The White House informed Congress Tuesday that it plans to accept 110,000 refugees into the US from around the world during the fiscal year that begins next month.
The 30-percent increase angered some Republicans while disappointing those who say the US should accommodate as many as 200,000 of the world’s displaced people, who number more than 65 million, according to estimates by the United Nations.
“We must remain compassionate toward refugees but we also need to make sure that we use commonsense [sic],” House Judiciary Committee Chairman Bob Goodlatte, a Republican from Virginia, said in a statement. Representative Goodlatte accused President Obama of failing to think through the impact refugees will have on the American communities in which they resettle.
Sen. Jeff Sessions, a Republican from Alabama, said accommodating refugees will harm US security.
“Terrorists have announced that they will infiltrate the refugee population and have successfully done so multiples times in Europe over the last year,” Senator Sessions said in a statement. “These asylum-seekers are overwhelmingly male who make the journey from hotbeds of terrorism to countries throughout Europe.”
Mr. Obama’s refugee plan is expected to welcome a significant number of Syrian people, Politico reports – a group whose migration has been a topic of debate among US presidential candidates.
Republican nominee Donald Trump has called for a complete ban on immigration from Syria, and his vice presidential running mate, Indiana Gov. Mike Pence, halted resettlement of Syrians in his state late last year, joining about two dozen Republican governors who cited concerns the immigrant-vetting process might be inadequate to detect terrorists.
In February, a federal judge blocked Mr. Pence’s action, but the state has appealed and will argue Pence’s case Wednesday before the 7th Circuit Court in Chicago, as The Indianapolis Star reported.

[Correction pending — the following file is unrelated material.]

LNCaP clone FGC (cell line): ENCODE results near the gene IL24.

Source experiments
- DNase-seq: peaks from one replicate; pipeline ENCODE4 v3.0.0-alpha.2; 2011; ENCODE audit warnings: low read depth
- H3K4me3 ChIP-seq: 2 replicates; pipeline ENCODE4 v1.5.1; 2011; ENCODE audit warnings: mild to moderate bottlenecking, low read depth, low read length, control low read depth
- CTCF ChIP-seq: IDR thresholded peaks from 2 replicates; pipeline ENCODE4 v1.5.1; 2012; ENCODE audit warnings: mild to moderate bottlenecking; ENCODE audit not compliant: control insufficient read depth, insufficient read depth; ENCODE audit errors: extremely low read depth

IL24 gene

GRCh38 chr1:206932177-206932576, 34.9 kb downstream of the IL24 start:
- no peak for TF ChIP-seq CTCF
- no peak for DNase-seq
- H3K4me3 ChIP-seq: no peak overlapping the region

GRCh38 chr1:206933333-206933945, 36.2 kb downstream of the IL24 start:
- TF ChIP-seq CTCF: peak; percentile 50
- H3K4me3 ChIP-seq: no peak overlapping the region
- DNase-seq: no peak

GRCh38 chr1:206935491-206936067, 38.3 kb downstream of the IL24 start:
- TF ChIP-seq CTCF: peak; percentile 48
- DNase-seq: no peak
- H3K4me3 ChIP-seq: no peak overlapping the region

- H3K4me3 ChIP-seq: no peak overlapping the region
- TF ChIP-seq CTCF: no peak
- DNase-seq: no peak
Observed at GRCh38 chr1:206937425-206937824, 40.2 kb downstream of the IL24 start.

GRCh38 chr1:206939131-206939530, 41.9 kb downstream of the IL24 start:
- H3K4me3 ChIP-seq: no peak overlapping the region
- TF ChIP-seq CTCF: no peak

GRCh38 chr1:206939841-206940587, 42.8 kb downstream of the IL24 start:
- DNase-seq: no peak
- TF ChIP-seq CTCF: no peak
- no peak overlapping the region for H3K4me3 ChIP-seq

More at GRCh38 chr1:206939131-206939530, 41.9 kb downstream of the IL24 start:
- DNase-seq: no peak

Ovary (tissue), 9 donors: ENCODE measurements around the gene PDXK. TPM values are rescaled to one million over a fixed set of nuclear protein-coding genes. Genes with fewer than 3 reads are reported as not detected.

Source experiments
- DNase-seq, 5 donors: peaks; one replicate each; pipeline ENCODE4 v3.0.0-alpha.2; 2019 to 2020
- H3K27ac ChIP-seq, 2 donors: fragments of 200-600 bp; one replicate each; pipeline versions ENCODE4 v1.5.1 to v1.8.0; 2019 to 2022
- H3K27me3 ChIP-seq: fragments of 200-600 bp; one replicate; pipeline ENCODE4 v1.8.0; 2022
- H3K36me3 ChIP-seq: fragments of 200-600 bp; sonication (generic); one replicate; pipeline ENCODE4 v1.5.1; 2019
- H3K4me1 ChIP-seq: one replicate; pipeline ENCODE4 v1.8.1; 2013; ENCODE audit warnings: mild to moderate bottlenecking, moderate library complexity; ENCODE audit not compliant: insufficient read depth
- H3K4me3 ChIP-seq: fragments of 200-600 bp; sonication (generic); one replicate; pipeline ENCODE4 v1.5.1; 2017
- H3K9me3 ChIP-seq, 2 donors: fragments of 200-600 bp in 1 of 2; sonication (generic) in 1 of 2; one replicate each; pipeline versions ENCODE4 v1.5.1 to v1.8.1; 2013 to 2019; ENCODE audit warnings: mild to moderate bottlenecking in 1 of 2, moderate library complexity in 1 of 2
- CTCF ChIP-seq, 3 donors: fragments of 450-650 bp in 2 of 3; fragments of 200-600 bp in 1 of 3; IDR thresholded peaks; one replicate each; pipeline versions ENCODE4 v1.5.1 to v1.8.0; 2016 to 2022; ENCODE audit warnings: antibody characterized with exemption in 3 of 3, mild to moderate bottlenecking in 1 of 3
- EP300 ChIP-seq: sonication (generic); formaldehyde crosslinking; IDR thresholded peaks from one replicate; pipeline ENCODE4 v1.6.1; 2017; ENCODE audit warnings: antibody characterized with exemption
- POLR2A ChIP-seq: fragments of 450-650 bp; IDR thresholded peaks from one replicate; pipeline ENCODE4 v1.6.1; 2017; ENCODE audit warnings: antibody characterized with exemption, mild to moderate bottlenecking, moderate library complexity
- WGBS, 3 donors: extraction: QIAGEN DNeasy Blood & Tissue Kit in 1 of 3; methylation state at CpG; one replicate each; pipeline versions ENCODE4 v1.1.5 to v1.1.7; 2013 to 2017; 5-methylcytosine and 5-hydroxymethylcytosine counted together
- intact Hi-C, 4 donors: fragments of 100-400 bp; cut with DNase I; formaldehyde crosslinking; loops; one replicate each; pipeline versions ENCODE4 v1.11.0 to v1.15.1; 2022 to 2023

But this anxiety over accepting people from regions scourged by the so-called Islamic State hasn’t been limited to Republicans. Nearly four dozen Democrats in the House of Representatives signed onto a measure last November that would halt resettlement of refugees from Syria and Iraq until the US overhauls its screening processes.
Regardless, the Obama administration set a goal to accept 10,000 refugees from Syria during the current fiscal year. The benchmark passed last month without much fanfare. While 56 percent of Democrats support the admission of Syrian refugees, only 18 percent of Republicans do, according to a Chicago Council on Global Affairs poll released in August.
Quoting from an 82-page report prepared for Congress by the departments of State, Homeland Security, and Health and Human Services, Politico reported that the White House plans to accept even more Syrian refugees in the coming fiscal year.
“While the vast majority of Syrians would prefer to return home when the conflict ends, it is clear that some remain extremely vulnerable in their countries of asylum and would benefit from resettlement,” the report states, according to Politico.
Next week, Obama will host a “Leaders’ Summit on Refugees” that aims to boost worldwide resettlement of refugees.
“The administration is trying to send a signal to other countries that they should increase the number they settle,” Jennifer Quigley, an advocacy strategist with nonprofit Human Rights First, told The Wall Street Journal.
During the summit, Obama is expected to call on other countries to boost the number of refugees they accept, so advocates have called upon Obama, in turn, to increase America’s commitment and accept 200,000 people, Politico reported, noting that the US upped its refugee quota from 70,000 last year to 85,000 this year.
In 2015, German saw almost 500,000 – of the more than one million refugees that have entered the country – apply for political asylum, reports the BBC.
But funding for the US resettlement isn’t guaranteed, Ms. Quigley noted. The House and Senate indicated earlier this year that they might place an unprecedented cap on refugee resettlement spending.
“Congress could hinder the ability of the US to resettle refugees by limiting the amount of money going to the effort,” Quigley said.